Three times in the past four years I have had the pleasure of dialoguing with an LDS professor before an audience—twice with Spencer and once with Richard Bushman. Both have been exceedingly gracious even as we hold forth with our positions, but not without surprises along the way. As we debated whether the church needed a restoration (as LDS believe that it did), Spencer surprised me when he clarified his position using the analogy of a demolished building that needed complete reconstruction vis-à-vis a damaged building that needed repair; the surprise came because, while I expected him to opt for the former, he opted for the latter. (I hope I have represented his position accurately, since four years is hard on the memory.) Equally, I surprised Richard Bushman as we discussed our differing views of revelation and authority, citing John Calvin’s insistence in the Institutes (I.7.4–5) that “the testimony of the Spirit is more excellent than all reason” and is “the highest proof of Scripture” when it is a matter of establishing Scripture’s divine origin; in other words, “Scripture is self-authenticated.” (Calvin did teach that rational arguments are helpful after one has been convinced by the Spirit that the Bible is God’s word.)

Of course, reactions from the audience have not always been positive. After Spencer and I dialogued at a megachurch in Orange County, I was verbally attacked on a website in a vitriolic tirade that had me in bed with the devil. Even some of the parishioners at the Presbyterian church I used to attend found it difficult to understand how I could engage in friendly dialogue with members of the LDS Church, let alone how I could find anything in common doctrinally. I understand why they are dumbfounded and at times upset with my reports; as I mentioned at the outset, I’ve been there. But then I tell them that the polemical approach would never have led to the hierarchy’s acceptance of Greg Johnson’s suggestion to have Ravi Zacharias speak in the Tabernacle.

One of the most significant memories of my interaction with LDS acquaintances comes from the day that four of us dialogued at that OC megachurch (emceed by Biola’s Craig Hazen). Greg was paired with Bob, and, as mentioned, I was paired with Spencer. Since the dialogue was to take place on a Sunday evening and since the crew had flown in the day before, they worshipped at the Presbyterian church where I happened to be preaching that Sunday morning, followed by a Sunday noon dinner at the Okholm residence. We have lived in our house for seven years now, and there have been many dear friends and family members who have gathered at our table for a meal and conversation, yet, still, the most memorable and enjoyable gathering we have ever had at our table was the dinner shared with Bob, Spencer, and Greg. The irony (and perhaps the shame) is that in the past I would not even have answered the door when, through the peephole, I would spy two young men wearing white shirts and ties.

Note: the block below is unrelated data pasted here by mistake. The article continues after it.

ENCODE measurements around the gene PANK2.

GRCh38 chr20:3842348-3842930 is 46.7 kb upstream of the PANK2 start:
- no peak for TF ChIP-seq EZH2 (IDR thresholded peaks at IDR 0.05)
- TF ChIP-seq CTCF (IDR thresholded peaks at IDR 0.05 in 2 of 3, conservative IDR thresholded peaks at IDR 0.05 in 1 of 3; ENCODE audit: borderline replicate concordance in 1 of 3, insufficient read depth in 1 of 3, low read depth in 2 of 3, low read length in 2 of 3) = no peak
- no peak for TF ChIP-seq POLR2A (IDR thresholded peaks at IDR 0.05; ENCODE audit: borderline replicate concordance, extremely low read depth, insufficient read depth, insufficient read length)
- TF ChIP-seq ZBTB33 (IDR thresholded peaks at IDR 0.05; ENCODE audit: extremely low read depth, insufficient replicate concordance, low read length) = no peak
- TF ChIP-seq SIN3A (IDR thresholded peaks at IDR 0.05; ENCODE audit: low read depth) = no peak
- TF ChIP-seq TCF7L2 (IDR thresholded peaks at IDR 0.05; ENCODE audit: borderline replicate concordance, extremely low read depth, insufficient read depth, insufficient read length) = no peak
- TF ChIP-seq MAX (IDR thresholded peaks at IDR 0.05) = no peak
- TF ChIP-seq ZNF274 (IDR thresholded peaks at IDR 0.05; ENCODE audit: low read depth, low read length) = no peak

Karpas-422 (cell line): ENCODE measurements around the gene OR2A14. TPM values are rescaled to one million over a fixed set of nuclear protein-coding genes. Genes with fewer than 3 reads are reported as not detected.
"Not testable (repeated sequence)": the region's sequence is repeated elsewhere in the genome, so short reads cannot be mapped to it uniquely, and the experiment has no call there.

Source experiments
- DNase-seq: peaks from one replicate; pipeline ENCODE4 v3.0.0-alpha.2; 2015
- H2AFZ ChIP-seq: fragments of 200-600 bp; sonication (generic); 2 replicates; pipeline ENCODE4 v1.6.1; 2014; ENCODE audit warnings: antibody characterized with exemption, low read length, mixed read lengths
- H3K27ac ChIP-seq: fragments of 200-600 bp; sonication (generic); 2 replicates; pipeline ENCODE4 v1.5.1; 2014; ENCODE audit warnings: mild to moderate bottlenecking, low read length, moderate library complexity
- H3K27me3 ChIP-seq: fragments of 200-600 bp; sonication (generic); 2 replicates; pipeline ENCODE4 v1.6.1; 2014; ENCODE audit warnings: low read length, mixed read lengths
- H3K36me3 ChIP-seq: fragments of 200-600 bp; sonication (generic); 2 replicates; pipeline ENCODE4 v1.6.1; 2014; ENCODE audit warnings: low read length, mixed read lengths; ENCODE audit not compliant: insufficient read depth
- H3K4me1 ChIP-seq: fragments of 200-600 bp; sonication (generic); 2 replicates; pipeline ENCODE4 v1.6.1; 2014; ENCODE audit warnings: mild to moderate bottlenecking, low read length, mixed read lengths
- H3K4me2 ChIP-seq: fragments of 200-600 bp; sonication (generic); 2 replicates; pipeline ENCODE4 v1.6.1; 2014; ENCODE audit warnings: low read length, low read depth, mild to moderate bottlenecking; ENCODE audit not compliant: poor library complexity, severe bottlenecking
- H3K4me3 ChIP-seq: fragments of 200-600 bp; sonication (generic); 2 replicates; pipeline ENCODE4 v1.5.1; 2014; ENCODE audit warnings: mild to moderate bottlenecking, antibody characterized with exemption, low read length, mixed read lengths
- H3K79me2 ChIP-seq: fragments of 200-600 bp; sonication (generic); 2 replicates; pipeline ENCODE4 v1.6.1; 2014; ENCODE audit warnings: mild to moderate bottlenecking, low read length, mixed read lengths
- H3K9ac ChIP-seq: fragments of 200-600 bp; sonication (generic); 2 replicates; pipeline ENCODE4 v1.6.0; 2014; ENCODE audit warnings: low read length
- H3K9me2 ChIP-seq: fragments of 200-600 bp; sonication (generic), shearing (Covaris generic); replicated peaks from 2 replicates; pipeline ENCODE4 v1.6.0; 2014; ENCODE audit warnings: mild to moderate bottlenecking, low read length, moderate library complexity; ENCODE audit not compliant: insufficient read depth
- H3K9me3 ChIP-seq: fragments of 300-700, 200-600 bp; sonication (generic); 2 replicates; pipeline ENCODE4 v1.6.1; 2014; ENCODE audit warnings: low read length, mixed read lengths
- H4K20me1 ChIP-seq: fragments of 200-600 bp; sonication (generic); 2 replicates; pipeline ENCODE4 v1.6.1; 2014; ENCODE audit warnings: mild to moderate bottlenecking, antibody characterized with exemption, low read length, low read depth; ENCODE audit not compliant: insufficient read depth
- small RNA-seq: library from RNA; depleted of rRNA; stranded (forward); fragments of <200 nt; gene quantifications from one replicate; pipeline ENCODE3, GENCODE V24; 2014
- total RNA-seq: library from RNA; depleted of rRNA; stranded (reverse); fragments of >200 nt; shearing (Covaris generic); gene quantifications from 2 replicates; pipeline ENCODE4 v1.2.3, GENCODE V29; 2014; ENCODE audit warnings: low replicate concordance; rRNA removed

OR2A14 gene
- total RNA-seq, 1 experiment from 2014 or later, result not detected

There will be some who chide me for being naïve (or worse) to savor the company of Mormons in my house without trying to proselytize them, and they may fear that I am wandering off into some relativistic fog. Yet the opposite has occurred: I have learned more about my own orthodox faith and how to articulate it with more accuracy and sophistication. And by practicing the hospitality that Jesus commends, I have discovered that, just as American Evangelicals do not agree on all matters of faith and practice, there are “grace Mormons” and “works Mormons” (as one of our discussants, Jerry Root, puts it)—something I never would have discovered if the only source of information about Mormons I had came from the polemicists.

So am I attracted to this dialogue because I am naïve? Not at all. I may not ever be able to understand why some LDS peers whom I now consider close friends believe what they say they believe. And, frankly, I would not encourage a person to become deeply committed to the LDS Church. Does that mean that I still harbor my early conviction that all Mormons are damned to hell? Not at all. And here is one reason why: this dialogue has forced me to consider the question, how much theology did Jesus’s disciples have to articulate with orthodox accuracy in order to be “saved”? At the end of Luke’s gospel we are told that when the resurrected Jesus appeared bodily, some doubted even as they rejoiced at his presence among them. It would take another three centuries of church disputes to express the church’s understanding of the Trinity, and another century to decide boundaries when considering the relation of Jesus’s humanity to his divinity.

In the meantime, many disciples, whom we would label “heretics” today, declared their loyalty to Jesus and their conviction that they were saved by his atoning work on the cross . . . just as the LDS members of our dialogue profess. Perhaps the irony is that most of the people who sit in the pews of the Evangelical churches in which I have worshipped cannot articulate with orthodox accuracy the doctrine of the Trinity. In fact, many slip into heretical language, yet I have never questioned their salvation precisely because they declare that they are followers of Jesus and that they are saved by his atoning work on the cross—that Jesus is their Lord and Savior. And there lies the irony of what I was taught in my seminary apologetics course about refuting Mormons.

Maybe the best way to describe what I am learning from our dialogue and why it is good for my soul to continue is that I get to practice what it means to pray with St. Francis, “Lord, make me an instrument of your peace. Where there is hatred, let me sow love; . . . grant that I may not so much seek to be understood, as to understand.